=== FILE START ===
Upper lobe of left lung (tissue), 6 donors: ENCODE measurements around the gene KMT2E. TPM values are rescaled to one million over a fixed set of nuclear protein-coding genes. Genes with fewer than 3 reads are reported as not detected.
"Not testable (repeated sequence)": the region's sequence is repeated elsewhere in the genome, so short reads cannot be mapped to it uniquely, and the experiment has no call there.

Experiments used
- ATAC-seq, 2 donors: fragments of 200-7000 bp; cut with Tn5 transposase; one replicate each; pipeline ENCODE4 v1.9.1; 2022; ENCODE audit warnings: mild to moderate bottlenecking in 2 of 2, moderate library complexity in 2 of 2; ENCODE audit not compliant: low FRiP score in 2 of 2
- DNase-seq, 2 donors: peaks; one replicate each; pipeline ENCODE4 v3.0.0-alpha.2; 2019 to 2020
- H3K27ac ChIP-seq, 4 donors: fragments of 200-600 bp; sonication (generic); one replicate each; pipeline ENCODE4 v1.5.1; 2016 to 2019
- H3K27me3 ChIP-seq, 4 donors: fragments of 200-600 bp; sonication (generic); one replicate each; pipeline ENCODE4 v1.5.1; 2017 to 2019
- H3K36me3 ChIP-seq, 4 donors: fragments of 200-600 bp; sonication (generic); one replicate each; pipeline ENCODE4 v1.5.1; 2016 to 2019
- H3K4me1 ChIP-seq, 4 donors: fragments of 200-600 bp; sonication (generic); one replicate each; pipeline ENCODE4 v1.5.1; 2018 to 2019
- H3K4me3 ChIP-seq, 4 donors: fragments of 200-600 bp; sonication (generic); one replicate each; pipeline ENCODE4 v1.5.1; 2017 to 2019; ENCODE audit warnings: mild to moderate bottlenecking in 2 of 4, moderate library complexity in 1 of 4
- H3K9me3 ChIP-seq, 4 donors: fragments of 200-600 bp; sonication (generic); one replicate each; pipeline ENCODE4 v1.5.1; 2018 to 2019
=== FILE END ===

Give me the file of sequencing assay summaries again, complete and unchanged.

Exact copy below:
Upper lobe of left lung (tissue), 6 donors: ENCODE measurements around the gene KMT2E. TPM values are rescaled to one million over a fixed set of nuclear protein-coding genes. Genes with fewer than 3 reads are reported as not detected.
"Not testable (repeated sequence)": the region's sequence is repeated elsewhere in the genome, so short reads cannot be mapped to it uniquely, and the experiment has no call there.

Experiments used
- ATAC-seq, 2 donors: fragments of 200-7000 bp; cut with Tn5 transposase; one replicate each; pipeline ENCODE4 v1.9.1; 2022; ENCODE audit warnings: mild to moderate bottlenecking in 2 of 2, moderate library complexity in 2 of 2; ENCODE audit not compliant: low FRiP score in 2 of 2
- DNase-seq, 2 donors: peaks; one replicate each; pipeline ENCODE4 v3.0.0-alpha.2; 2019 to 2020
- H3K27ac ChIP-seq, 4 donors: fragments of 200-600 bp; sonication (generic); one replicate each; pipeline ENCODE4 v1.5.1; 2016 to 2019
- H3K27me3 ChIP-seq, 4 donors: fragments of 200-600 bp; sonication (generic); one replicate each; pipeline ENCODE4 v1.5.1; 2017 to 2019
- H3K36me3 ChIP-seq, 4 donors: fragments of 200-600 bp; sonication (generic); one replicate each; pipeline ENCODE4 v1.5.1; 2016 to 2019
- H3K4me1 ChIP-seq, 4 donors: fragments of 200-600 bp; sonication (generic); one replicate each; pipeline ENCODE4 v1.5.1; 2018 to 2019
- H3K4me3 ChIP-seq, 4 donors: fragments of 200-600 bp; sonication (generic); one replicate each; pipeline ENCODE4 v1.5.1; 2017 to 2019; ENCODE audit warnings: mild to moderate bottlenecking in 2 of 4, moderate library complexity in 1 of 4
- H3K9me3 ChIP-seq, 4 donors: fragments of 200-600 bp; sonication (generic); one replicate each; pipeline ENCODE4 v1.5.1; 2018 to 2019